Tom: Did you ever try to pursue a career in your field of study?

Matt: "When I finished my Master's degree, I decided I would "take a year off" from academia and do the boot-fitting thing. At that point, I had just fit the boots of one my childhood heroes, Doug Coombs (he and Gordon were good friends), and I was fired up to work with more guys like him. I figured, if I couldn't be a pro skier, it would be super rad to be able to work with guys like Doug and contribute to their success."

Tom: How did you come to work for Atomic?

Matt: "After Boston, I moved to Burlington, Vermont and got a boot-fitting job at the Skirack. After about a year, I became the Alpine Buyer and sought to turn the shop into a premier boot-fitting destination that catered to fitting freeskiers & all-mountain skiers, which I felt were being massively undeserved since most proper boot-fitting was typically targeted towards the race crowd. I began working with the Meatheads, MSP athletes, and other X-Games athletes, so I got to meet and work with pros like Ingrid, Sarah, C.R., J.P. and Tom which was incredibly rewarding. During that time, I became friends with Jason Levinthal and helped him out with the Full Tilt boot program when that was getting started. That in turn helped open the door for me to work with other boot brands and give input on their future designs/strategies, which I really enjoyed. One such brand was Atomic and they wanted to show me a prototype for the Live Fit boot and this is how I met my current boss, Jason Roe. He's actually Canadian and prior to Atomic was the Director of the Whistler Ski School and also one of the guys responsible for getting the Whistler Bike Park started. Given that we were both skiers, mountain bikers, and boot aficionados we had a lot in common and quickly became friends. Unbeknownst to me, he was actually searching for someone to be the alpine boot product manager at Atomic. I guess he liked my ideas because he eventually asked me if I wanted to join the team in Austria. As a boot nerd, it was a no brainer for me and I said yes."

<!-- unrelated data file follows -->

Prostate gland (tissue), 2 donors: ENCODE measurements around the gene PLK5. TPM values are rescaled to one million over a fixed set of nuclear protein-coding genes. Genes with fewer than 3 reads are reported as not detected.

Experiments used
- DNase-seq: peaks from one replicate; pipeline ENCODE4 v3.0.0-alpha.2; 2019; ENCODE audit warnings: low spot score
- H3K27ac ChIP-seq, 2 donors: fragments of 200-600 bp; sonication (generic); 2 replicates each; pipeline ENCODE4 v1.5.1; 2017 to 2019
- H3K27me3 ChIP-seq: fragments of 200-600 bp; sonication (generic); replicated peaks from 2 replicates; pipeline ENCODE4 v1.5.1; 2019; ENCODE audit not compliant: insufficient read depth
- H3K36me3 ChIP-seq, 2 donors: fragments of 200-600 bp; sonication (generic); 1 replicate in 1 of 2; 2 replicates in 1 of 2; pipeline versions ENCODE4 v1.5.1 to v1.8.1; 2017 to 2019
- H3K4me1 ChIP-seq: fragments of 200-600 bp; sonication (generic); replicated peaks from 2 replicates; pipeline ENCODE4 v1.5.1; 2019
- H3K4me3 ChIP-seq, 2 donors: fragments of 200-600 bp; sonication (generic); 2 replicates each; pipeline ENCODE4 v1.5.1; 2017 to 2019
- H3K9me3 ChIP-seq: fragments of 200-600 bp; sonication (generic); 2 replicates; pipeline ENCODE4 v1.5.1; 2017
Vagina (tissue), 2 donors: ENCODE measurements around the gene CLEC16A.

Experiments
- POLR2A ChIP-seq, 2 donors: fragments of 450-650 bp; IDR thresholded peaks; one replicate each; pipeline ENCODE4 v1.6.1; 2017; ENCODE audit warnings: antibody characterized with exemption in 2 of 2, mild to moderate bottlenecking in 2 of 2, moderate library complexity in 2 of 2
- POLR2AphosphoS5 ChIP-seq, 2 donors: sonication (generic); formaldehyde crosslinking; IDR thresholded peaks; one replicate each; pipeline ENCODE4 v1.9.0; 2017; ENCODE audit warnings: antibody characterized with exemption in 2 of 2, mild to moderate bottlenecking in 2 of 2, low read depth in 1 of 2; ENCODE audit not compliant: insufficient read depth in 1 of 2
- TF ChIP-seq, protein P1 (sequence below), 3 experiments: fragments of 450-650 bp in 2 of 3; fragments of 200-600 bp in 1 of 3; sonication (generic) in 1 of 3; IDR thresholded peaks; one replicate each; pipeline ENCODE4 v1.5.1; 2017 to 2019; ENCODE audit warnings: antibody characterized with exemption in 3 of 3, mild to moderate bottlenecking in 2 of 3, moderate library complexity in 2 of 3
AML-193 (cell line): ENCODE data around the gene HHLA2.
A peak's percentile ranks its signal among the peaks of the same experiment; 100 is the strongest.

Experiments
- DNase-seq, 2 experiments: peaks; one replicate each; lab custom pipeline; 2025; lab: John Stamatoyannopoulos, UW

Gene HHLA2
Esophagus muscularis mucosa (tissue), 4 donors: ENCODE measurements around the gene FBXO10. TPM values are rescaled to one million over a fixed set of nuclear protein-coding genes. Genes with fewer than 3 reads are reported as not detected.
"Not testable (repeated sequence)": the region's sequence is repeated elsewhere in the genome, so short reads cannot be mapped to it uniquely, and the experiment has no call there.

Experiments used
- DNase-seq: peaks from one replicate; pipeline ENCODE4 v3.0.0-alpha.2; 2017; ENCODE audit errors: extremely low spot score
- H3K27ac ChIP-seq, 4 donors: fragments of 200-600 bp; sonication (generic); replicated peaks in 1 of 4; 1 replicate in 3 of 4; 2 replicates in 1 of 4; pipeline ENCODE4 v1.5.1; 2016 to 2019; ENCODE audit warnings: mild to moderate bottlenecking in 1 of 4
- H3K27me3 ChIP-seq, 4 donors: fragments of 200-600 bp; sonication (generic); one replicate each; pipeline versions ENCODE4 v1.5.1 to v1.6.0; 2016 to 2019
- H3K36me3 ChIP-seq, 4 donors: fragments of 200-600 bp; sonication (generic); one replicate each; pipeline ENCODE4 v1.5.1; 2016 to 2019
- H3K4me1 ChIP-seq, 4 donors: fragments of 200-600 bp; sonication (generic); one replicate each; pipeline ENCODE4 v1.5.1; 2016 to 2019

Just another Saturday night out in Austria

There you have it, although you may think that part time job in a ski shop is only good for a bit of pocket money, if you work with the right people and put in the effort it really can lead to much bigger things. Retail is sometimes looked down upon, but in terms of making connections with people in the industry it is a great way to go, but once you have worked your way up, what is it really like working for one of the biggest brands?

Tom: Can you briefly explain what you do day-to-day?

Matt: "In general, I manage the boot range from idea to finished product. Depending on the time of year and our development cycle, I could be informing the R&D team on what we need to make or working with industrial designers on the external shape of the boot or graphic designers on what graphics/colours/fabrics are to be used or meeting with retailers & athletes on what they would like to see next or fit testing/skiing prototypes or working with our marketing department on creating the story behind the boot. There are some other things which I am probably forgetting, but that's mainly my job in a nutshell."

Tom: What do you enjoy the most about your job?

Matt: "I love being a part of a development team that is genuinely living, breathing, thinking about ski boots every day. It seems that no matter how many awards we win or championships we win, they're never satisfied, they're always wanting to improve things and take things to the next level. And I think that is reflected in our boots. So when I see skiers stoked on the results of our efforts, it's one of the most rewarding feelings I've felt."

Tom: What is the worst part of the job?

Matt: "Some people might not know this, but we only have one boot offer for the whole world. That means the boots you see in Central New York are the same ones being sold in Japan or here in Austria. So trying to get all of the different countries aligned on colors is one of the most frustrating parts of my job. For example, what might work for France doesn't work for America or Germany but Japan loves it. So to set colors that everyone can agree on is mega annoying and ultimately impossible because you can't make everyone happy all of the time. When I see a new color proposal, I can already tell which countries will love and hate it haha."